Writing powershell script notes

As I write my first powershell script and do more, notes from there:

  1. Functions in powershell
    1. Return value
      1. Return value is not only the value returned by the ‘return var1’ statement.
      2. It returns all values (array) that are returned by each of the commands in the function block.
      3. For example: function below will return an array with two values: ‘hi’, ‘hello’
        function myFunction()
        {
            echo 'hi';
            return ‘hello';
        }
        
      4. Placing [Void] Cast before the command, will ensure value ‘hi’ is not returned.
        function myFunction()
        {
            [Void](echo 'hi';)
            return ‘hello';
        }
        
  2. Invoking a function
    1. Typically coming from programming context, one would write like this: 
      1. myFunc(param1, param2);
    2. This is incorrect. Syntax to invoke a function is same as how cmdlet is invoked in powershell shell
      1. myFunc param1 param2
    3. Defining a simple function
      function myFunction($param1, $param2)
      {
          ...
      }
      
      1. Note that each parameter must be prefixed with ‘$’
      2. There is syntax for putting parameter type and attributes like in c#. But for simple function, this much knowledge was fine.
  3. Operators in powershell
    1. Most of the operators have ‘-‘ (dash) prefix. e.g. -and, -or, -eq, -neq etc.
    2. Equality operator
      1. Remember dotnet Object::Equals method to understand its semantics. I was using to compare my custom object type. I overwrote Equals method to get the right semantics for equality. (and also overwrote GetHashCode to fix the warning!)
      1. Equality for arrays. -eq operator does not work for arrays. Need to write one based on blogosphere feedback on the same. Net result is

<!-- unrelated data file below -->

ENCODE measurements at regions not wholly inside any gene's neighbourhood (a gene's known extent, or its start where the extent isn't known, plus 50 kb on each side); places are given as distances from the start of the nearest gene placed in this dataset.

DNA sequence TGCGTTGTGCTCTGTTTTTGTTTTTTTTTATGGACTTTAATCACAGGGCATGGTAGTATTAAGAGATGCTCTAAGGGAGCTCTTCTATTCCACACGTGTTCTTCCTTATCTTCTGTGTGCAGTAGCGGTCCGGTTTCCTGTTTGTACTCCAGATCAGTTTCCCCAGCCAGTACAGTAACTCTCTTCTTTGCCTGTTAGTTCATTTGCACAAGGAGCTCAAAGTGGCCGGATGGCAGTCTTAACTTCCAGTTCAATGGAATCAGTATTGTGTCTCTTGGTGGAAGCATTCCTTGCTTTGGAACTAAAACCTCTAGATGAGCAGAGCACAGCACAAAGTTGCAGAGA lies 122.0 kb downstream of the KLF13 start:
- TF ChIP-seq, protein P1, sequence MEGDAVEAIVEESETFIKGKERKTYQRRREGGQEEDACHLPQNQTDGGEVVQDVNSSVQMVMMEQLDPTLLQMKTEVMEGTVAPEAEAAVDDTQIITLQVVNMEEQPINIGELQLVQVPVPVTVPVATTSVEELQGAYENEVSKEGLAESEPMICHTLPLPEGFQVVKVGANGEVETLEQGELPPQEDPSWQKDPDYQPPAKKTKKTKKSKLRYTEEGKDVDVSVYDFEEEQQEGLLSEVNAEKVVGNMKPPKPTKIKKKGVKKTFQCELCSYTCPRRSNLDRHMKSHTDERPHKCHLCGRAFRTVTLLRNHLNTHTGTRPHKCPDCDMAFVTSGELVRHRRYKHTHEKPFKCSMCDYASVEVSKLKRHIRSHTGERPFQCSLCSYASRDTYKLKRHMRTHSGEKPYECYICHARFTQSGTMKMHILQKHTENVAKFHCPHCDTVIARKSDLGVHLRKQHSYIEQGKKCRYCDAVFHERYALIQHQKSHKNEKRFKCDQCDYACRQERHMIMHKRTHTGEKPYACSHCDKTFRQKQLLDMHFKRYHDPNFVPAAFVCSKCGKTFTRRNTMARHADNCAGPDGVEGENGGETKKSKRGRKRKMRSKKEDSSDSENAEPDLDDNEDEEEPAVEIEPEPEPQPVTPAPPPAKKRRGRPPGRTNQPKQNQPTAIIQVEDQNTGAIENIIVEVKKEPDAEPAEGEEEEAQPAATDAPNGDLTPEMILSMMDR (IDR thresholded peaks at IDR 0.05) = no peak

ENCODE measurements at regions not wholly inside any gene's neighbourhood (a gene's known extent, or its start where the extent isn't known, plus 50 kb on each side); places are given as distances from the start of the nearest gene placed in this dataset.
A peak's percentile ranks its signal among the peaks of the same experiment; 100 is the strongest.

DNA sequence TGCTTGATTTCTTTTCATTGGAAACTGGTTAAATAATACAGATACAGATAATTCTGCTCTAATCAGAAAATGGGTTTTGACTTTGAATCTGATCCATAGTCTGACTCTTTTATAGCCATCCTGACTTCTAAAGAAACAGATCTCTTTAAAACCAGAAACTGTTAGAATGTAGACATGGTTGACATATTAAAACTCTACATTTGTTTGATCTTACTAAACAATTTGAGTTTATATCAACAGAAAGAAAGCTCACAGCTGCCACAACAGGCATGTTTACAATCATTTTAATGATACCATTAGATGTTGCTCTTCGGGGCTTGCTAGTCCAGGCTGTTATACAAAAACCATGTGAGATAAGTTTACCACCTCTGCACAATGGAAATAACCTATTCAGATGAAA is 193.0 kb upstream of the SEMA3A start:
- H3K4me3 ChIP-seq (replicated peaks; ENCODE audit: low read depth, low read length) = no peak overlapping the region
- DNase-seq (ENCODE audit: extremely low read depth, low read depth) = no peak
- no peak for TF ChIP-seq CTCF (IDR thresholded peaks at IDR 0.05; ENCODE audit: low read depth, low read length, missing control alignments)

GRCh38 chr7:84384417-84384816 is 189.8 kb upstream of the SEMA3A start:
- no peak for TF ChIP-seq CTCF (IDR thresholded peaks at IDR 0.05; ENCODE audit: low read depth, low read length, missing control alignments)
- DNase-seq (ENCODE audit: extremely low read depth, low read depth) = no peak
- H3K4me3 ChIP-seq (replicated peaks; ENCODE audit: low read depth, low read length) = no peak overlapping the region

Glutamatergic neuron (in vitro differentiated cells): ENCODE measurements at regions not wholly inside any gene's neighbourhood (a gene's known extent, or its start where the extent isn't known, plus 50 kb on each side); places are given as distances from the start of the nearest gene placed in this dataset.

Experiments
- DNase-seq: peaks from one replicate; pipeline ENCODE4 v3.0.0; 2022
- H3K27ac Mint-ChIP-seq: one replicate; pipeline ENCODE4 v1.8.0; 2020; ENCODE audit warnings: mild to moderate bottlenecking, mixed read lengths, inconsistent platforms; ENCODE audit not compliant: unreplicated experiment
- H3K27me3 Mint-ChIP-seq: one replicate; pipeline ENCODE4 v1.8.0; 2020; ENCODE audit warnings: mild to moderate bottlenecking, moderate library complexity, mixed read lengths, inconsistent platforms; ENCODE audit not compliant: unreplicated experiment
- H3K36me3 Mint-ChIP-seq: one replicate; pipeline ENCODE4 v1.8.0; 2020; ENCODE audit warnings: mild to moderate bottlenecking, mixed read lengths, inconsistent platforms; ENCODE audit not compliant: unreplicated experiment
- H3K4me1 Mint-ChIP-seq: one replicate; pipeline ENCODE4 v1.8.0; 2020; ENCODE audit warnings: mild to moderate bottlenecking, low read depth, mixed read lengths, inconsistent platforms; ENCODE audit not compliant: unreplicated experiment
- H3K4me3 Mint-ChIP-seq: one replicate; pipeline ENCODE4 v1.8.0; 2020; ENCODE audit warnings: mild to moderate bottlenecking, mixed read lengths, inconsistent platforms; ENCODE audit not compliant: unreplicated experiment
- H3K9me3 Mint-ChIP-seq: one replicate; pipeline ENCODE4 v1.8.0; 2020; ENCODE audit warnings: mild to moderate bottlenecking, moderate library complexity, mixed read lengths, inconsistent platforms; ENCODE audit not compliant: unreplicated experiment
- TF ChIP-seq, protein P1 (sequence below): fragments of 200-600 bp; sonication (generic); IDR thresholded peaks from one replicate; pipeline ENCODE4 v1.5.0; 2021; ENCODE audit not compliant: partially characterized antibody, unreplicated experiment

function global:areArrayEqual($a1, $a2)
    {
        return (Compare-Object $a1 $a2 -sync 0).length -eq 0;
    }
    
  4. Scope in powershell scipts
    1. Function in a script seems to have script scope by default. I have to prefix global to make them visible in the powershell command window, after the script is executed. That helped to test them adhoc.
  5. Array usage
    1. initialize an empty array
      1. $myarray = @();
    2. Append to an array
      1. $myarray += ‘new item’;
  6. Working with .net objects
    1. creating and initializing my dotnet object with required properties
      1. new-object myObjectType @{Property1=’Value1’; Property2=’Value2’;}
    2. search for an object with a predicate in a collection
      1. $users | where { $_.UserId –eq 196 }
      2. silly mistake like this can modify all users since = operator is assignment in powershell and where cmdlet does not complain.
        1. $users | where { $_.UserId = 196 }
    3. referencing member name inside a string
      1. incorrect: “user name is $user.Name”
      2. correct: “user name is $($user.Name)”
    4. something like delegate to invoke ps function through a indirection
    function myFunction1()
    {
        echo 'hi there';
    }
    $myDelegate = { myFunction1 }; # using script block
    invoke-command $myDelegate;
  7. Property bag
    1. create my own property bag with firstName and lastName